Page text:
Amsterdam - capital of the Netherlands

Amsterdam - capital of the Netherlands

Amsterdam is the capital of the Netherlands with impressive architecture, lovely canals that criss cross the city, great shopping, and friendly people who nearly all speak English well. There is something for every traveller's taste here, whether you prefer culture and history, serious partying, or just the relaxing charm of an old European city. Amsterdam has over a million inhabitants in the urban area, and is in the Province of North-Holland. Amsterdam is not the seat of government (which is in The Hague), but it is the biggest city and the cultural and creative centre of the Netherlands.

Amsterdam is a large city and a major tourist destination, so you can visit it all year round. However, in winter the days are short (8 hours daylight around Christmas), and the weather may be too cold to walk around the city comfortably, let alone cycle. July and August are the warmest months, with an average temperature of 72°F (22°C). Some things are seasonal: the tulip fields flower only in the spring, and Queen's Day (Koninginnedag) is always on 30 April, unless it falls on a Sunday. Queen Beatrix was actually born on 31 January, but since January is very cold, the celebrations are held on the day she became the queen of the Netherlands, which is also the birthday of her mother, Juliana.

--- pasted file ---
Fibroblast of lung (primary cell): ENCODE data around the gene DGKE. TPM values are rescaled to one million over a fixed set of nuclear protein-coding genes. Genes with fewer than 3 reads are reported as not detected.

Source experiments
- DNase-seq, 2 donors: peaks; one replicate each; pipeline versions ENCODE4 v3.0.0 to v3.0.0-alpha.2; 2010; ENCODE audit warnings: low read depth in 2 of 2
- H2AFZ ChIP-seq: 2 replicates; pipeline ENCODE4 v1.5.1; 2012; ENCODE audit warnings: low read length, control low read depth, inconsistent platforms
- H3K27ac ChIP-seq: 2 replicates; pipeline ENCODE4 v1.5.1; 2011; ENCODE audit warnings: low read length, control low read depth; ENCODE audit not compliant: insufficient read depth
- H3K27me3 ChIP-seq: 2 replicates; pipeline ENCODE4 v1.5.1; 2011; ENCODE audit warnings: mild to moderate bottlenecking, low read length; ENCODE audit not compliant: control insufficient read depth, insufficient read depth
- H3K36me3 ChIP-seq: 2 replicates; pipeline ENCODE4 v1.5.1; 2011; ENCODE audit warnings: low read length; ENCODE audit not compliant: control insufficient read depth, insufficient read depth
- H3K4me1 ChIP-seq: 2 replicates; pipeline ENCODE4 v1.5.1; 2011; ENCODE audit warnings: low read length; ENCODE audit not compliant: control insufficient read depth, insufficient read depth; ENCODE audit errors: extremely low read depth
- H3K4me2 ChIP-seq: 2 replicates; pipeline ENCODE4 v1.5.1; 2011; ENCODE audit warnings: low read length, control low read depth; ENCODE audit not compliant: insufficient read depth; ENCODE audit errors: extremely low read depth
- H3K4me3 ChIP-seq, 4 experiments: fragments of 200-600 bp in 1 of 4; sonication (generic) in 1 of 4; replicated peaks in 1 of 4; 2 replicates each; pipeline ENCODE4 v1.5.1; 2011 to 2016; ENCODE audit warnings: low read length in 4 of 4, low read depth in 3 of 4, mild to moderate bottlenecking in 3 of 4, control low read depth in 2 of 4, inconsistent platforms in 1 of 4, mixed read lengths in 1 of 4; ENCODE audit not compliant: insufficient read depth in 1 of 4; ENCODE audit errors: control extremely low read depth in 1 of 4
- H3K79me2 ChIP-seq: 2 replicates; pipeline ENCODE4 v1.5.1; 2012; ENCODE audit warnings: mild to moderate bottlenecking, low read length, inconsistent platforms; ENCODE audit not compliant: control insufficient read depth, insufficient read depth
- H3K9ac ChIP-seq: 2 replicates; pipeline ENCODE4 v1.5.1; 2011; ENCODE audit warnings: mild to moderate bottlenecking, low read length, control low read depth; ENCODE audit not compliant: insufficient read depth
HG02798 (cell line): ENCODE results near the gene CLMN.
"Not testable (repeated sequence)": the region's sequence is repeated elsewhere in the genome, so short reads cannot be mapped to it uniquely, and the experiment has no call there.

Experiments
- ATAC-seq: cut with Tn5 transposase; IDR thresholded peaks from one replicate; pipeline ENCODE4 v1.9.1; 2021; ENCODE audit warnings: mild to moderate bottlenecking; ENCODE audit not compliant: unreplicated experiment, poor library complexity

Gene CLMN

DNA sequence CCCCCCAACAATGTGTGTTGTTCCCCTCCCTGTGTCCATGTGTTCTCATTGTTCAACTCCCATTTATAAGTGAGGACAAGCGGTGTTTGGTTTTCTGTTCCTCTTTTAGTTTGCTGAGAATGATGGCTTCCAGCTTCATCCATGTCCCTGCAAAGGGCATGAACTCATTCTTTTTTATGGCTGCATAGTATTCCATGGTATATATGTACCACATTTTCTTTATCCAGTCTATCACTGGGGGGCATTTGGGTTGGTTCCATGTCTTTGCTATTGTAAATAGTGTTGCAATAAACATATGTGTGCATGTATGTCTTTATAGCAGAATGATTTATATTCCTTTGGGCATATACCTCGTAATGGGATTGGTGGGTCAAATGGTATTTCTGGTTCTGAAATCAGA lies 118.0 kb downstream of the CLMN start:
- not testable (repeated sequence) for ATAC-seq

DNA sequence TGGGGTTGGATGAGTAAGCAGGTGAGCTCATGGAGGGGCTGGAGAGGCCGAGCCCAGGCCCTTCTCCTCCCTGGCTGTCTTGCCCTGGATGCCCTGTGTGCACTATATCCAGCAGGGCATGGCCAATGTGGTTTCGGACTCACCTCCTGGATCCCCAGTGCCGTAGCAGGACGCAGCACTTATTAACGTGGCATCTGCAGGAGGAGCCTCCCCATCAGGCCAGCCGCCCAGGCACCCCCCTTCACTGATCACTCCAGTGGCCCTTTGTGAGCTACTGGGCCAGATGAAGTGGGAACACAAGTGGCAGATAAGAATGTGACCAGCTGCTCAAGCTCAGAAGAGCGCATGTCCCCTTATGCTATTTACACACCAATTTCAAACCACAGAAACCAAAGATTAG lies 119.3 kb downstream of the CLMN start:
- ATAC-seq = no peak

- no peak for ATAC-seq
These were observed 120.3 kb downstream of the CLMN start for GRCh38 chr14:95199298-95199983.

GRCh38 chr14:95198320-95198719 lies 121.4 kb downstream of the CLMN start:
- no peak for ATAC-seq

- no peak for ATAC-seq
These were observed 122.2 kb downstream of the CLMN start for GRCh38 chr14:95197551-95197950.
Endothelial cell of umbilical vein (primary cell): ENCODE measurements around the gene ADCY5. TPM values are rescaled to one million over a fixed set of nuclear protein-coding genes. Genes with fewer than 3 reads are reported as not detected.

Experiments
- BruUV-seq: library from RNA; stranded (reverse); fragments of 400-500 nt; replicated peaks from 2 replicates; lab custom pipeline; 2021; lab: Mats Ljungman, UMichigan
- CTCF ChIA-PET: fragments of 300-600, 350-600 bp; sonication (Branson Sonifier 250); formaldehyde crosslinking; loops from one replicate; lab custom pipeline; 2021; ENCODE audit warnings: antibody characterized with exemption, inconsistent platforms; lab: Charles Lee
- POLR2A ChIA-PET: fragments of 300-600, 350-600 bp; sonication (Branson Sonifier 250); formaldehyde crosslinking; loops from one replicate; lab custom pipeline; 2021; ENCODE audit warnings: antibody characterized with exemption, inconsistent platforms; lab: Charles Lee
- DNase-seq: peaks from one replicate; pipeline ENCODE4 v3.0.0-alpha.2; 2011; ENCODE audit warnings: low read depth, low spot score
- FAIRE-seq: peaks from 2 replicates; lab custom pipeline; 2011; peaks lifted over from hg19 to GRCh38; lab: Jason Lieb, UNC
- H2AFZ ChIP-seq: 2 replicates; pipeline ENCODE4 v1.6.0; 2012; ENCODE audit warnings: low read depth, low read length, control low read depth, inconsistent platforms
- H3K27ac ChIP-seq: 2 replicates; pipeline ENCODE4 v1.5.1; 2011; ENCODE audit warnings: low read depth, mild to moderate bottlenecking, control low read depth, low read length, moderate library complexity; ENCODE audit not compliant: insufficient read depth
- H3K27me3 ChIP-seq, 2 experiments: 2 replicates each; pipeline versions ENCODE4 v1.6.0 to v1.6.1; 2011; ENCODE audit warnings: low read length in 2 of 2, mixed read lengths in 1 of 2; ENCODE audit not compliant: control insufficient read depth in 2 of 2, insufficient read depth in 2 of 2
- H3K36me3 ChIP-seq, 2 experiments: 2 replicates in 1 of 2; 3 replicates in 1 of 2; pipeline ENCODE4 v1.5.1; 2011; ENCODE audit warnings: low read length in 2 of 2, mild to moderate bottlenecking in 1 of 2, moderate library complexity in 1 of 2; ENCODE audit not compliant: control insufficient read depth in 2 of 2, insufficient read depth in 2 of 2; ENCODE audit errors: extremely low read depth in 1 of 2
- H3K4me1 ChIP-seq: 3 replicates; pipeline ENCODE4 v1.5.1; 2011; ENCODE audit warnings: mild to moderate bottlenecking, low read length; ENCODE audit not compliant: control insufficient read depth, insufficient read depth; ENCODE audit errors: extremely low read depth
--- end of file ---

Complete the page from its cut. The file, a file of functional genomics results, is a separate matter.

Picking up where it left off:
The 'Amsterdam' that most people know is the city centre, the semicircle with Central Station at its apex. It corresponds to the old city, as it was around 1850. Five major concentric canals ring the old city; the Singel, the Herengracht, the Keizersgracht, the Prinsengracht, and the Singelgracht (not to be confused with the Singel!), which runs alongside the roads Nassaukade, Stadhouderskade, and Mauritskade and marks the location of the former city moat and fortifications. Almost everything outside this line was built after 1870. The semicircle is on the south side of the IJ, which is called a river, but is more exactly an estuary. Going east from central station, the railway passes the artificial islands of the redeveloped Eastern Docklands. North of the IJ is mainly housing, although a major dockland redevelopment has started there too.

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